Standard Chartered Bank Kenya on Monday reported a nearly 50 per cent growth in its net profit to KSh4.8 billion in the period ended June compared to KSh3.2 billion a year earlier.
This was attributed to lower operating expenses and higher non-interest income.
“Our first half of 2021 was one of recovery. Lockdowns, both locally and globally of various forms have come and been relaxed affecting economic activity,” Kariuki Ngari, StanChart’s chief executive, said in a statement.
“Profit before tax recovered strongly from last year, helped by strong underlying business momentum, improved loan impairments and operating cost efficiencies.”
The bank’s loan loss provisions fell 61% per cent to Ksh 638.5 million. Net interest income fell to Ksh 9.12 billion from 9.39 billion shillings.
It said its non-interest income rose 14% to 5 billion shillings.
The board did not declare a dividend for the period in line with the first-half of 2020.
Given the bank’s conservative risk management strategy, the NPL ratio is expected to gradually ease off from its elevated levels.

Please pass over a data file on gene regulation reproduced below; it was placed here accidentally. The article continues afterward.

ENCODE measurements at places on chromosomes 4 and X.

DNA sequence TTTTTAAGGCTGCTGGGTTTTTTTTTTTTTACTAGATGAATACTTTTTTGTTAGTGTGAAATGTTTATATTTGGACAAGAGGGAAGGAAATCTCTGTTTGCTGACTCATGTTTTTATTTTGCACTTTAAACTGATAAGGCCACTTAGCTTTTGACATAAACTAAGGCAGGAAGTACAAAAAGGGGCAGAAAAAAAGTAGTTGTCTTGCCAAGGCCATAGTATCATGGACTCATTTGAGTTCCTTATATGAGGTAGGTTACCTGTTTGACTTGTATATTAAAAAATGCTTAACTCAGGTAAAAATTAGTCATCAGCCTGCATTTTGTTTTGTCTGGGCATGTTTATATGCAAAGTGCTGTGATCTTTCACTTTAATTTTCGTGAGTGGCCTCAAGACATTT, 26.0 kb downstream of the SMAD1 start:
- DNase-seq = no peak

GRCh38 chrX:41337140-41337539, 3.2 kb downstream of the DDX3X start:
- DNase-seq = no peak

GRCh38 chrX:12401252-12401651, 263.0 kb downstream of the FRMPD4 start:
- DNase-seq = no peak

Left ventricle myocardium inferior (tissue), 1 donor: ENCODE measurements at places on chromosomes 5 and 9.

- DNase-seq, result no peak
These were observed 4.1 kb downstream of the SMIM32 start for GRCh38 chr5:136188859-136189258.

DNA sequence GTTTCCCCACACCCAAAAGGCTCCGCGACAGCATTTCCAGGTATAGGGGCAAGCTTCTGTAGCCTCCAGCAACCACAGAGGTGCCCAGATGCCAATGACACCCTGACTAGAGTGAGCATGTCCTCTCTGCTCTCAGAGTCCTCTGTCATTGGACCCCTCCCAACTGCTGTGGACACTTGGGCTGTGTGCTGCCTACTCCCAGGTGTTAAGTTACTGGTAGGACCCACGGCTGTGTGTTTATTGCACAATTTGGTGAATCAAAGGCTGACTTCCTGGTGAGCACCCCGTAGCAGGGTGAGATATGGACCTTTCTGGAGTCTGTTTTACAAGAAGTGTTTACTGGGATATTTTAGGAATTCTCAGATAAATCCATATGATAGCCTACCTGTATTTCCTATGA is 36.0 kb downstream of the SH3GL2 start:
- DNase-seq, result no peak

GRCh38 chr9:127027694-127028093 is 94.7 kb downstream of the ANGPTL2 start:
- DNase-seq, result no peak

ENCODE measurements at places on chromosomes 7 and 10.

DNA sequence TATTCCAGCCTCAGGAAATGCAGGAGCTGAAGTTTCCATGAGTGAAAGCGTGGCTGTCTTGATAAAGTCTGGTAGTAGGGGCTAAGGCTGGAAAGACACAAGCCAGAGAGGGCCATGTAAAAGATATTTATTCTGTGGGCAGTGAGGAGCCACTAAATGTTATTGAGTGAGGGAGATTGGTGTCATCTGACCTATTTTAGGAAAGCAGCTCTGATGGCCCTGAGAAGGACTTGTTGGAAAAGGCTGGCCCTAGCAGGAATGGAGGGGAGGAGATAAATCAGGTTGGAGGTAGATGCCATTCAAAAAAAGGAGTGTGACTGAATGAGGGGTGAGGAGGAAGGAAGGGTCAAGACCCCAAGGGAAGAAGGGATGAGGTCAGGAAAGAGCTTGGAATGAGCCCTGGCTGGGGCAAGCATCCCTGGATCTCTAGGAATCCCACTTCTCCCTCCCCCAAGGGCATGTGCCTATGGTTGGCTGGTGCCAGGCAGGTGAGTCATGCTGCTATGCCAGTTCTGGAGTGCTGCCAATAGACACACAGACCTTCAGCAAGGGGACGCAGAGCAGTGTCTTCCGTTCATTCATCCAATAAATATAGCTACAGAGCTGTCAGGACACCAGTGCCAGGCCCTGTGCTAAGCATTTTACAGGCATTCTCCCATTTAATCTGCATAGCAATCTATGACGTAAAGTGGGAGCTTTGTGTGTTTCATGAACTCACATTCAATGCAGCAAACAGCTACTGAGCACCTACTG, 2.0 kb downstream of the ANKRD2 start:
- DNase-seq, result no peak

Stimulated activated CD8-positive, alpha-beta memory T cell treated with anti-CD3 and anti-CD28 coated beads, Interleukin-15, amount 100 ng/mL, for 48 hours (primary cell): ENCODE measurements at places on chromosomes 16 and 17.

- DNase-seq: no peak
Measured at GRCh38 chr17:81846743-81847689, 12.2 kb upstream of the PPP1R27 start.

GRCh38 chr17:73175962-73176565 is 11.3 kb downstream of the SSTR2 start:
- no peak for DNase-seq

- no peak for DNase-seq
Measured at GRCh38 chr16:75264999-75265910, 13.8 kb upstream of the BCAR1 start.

We also anticipate that dividend payment will revert to pre-pandemic amounts on the back of improved earnings (which was halved to Ksh10.50 in FY20).
Its wealth management business contributed 21.0% of revenue with assets under management (AUM) growing 90.0% y/y to KES 129.0Bn as of FY20.
The Bank may look into issuing loans backed by customers’ investments in mutual funds given the impressive increase in AUM.
Stanchart is also seeking to venture into digital micro lending, credit card automation and digitization of its Commercial Banking segment.
With the bank’s continued focus on digitalization as well as long term cost-cutting initiatives, we expect that the Cost to income ratio will continue on a downward trend.
We maintain our BUY recommendation on SCBK at a fair value estimate of KES 167.20.